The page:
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This article was published on May 7, 2019

IBM is putting sustainable shrimp on the blockchain

From blockchain to barbecue

IBM is putting sustainable shrimp on the blockchain
Matthew Beedham
Story by

Matthew Beedham

Editor, SHIFT by TNW

Matthew is the editor of SHIFT. He likes electric cars, and other things with wheels, wings, or hulls. Matthew is the editor of SHIFT. He likes electric cars, and other things with wheels, wings, or hulls.

Shrimp is the latest foodstuff to make its way to the blockchain, courtesy of IBM.

The Sustainable Shrimp Partnership (SSP) yesterday announced that its joined IBM’s Food Trust ecosystem which claims to use blockchain to provide greater transparency over where your food comes from.

The SSP says it will be using the IBM blockchain to track the journey of Ecuadorian farmed shrimp from birth to barbecue.

SSP members – including the shrimp farmers – will enter data about the shrimp at each stage of its supply chain, which will be open for retailers all over the globe to view.

According to the announcement, the SSP plans to enable consumer access to supply chain information via an app, which will let customers view the entire supply chain history of the shrimp they’re buying.

Blockchain is only part of the solution

The Food Trust system claims to provide verification that shrimp meets certain standards, such as being zero antibiotic approved, or certified to the Aquaculture Stewardship Council (ASC) standard.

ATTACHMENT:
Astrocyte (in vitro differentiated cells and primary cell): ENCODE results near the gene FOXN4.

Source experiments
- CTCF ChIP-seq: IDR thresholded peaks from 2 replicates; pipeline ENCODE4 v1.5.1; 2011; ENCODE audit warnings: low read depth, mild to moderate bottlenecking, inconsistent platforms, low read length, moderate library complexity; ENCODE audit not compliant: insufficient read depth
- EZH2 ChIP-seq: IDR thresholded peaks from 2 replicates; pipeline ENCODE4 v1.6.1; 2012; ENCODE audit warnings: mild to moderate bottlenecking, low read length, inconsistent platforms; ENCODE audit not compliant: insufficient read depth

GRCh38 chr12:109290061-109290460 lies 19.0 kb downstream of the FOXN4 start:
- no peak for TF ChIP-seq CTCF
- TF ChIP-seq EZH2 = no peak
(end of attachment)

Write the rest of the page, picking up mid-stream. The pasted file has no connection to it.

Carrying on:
If the shipment meets those standards, uploading this information to the IBM blockchain may make it visible to more people. But just because the information is on the blockchain, doesn’t make it inherently true.

Hard Fork has contacted IBM to find out what processes are in place to ensure information added to the SSP blockchain is correct, we will update this piece as we learn more.

“SSP shrimp is farmed to the highest social and environmental standards, and we want to ensure consumers have confidence in these commitments by providing complete accountability,” Pamela Nath, SSP Director said.

With the supply chain information openly viewable to the public, it does indeed make farmers more accountable, so long as the information provided is correct.

That said, it’s not stopping producers and retailers from giving it a go.

Just last week, French supermarket Carrefour put cheese on the blockchain. It says it will add QR codes to packaging that customers can scan to find out where their cheese came from. It also put milk on the blockchain back in March.

Carrefour is also working with IBM to go big on blockchain. It wants to track 20 percent of its produce using the decentralized technology by 2020.

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